The opposition candidate in Taiwan has easily won the island's presidential election while voters overwhelmingly rejected two referendums on Taiwan joining the United Nations.

Opposition Nationalist Party candidate Ma Ying-jeou, a Harvard-educated lawyer and former mayor of Taipei, won Taiwan's presidential election, with 58 percent of the vote.

He ran on a platform of improving ties with Beijing including a possible peace treaty with the mainland.

Beijing and Washington both reacted quickly to election results in Taiwan Saturday.

In Washington, President George W. Bush said the election provides a "fresh opportunity" for the two sides to peacefully engage each other.

Taiwanese voters also rejected two referendums on Taiwan joining the United Nations.  Both failed because they failed to draw the legally required voter turnout.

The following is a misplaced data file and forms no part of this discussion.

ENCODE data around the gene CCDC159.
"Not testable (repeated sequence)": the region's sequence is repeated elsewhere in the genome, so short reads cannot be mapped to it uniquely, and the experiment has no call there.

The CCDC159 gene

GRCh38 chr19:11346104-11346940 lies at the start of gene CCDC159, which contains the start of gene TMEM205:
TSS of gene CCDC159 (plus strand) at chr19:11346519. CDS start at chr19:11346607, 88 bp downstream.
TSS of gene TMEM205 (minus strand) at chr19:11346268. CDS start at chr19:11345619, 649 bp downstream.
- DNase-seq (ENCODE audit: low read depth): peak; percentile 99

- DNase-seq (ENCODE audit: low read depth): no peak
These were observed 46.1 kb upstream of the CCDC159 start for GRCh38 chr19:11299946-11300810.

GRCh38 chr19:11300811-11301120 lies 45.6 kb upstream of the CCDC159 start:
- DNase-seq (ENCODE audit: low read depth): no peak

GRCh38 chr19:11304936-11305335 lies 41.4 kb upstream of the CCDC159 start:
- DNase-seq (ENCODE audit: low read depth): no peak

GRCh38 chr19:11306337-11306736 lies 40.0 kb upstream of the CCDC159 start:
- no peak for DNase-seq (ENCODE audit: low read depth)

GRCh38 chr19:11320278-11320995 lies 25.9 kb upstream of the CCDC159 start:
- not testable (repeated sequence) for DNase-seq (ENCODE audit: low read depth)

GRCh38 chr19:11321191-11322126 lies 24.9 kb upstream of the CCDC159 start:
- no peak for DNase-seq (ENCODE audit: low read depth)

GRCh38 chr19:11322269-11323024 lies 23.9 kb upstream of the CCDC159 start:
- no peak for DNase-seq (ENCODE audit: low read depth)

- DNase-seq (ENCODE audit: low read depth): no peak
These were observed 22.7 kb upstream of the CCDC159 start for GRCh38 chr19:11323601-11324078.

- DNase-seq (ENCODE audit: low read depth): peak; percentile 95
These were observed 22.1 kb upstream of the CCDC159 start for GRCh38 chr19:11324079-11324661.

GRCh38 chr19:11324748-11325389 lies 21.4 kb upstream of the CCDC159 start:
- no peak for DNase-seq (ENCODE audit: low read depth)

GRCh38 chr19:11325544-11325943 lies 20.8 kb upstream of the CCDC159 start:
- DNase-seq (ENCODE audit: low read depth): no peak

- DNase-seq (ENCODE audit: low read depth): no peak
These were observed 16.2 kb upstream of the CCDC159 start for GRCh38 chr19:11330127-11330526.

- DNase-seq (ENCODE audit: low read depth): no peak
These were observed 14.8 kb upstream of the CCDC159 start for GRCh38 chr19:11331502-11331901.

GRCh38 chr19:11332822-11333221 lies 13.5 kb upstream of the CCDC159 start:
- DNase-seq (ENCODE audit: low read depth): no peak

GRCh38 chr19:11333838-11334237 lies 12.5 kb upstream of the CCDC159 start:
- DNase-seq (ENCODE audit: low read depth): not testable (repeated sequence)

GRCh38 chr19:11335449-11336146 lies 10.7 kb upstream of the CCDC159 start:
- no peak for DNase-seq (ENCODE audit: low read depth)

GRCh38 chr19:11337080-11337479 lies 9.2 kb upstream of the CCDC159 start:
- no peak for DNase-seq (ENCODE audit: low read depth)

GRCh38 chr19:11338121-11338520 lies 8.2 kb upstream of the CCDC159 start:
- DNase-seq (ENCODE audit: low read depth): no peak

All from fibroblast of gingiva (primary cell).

In Beijing, Chinese state run media said the failure of the referendums showed the idea of Taiwan independence does not have popular support.

Mr. Ma told supporters outside his headquarters in Taipei, voters had demanded change, a stronger economy and peace across the Taiwan Strait.

He will replace Chen Shui-bian, who has served the maximum two terms.  Mr. Chen was widely seen as pushing the island toward independence, and Beijing refused to talk to him during his eight years in office.

Some information for this report was provided by AFP, AP and Reuters.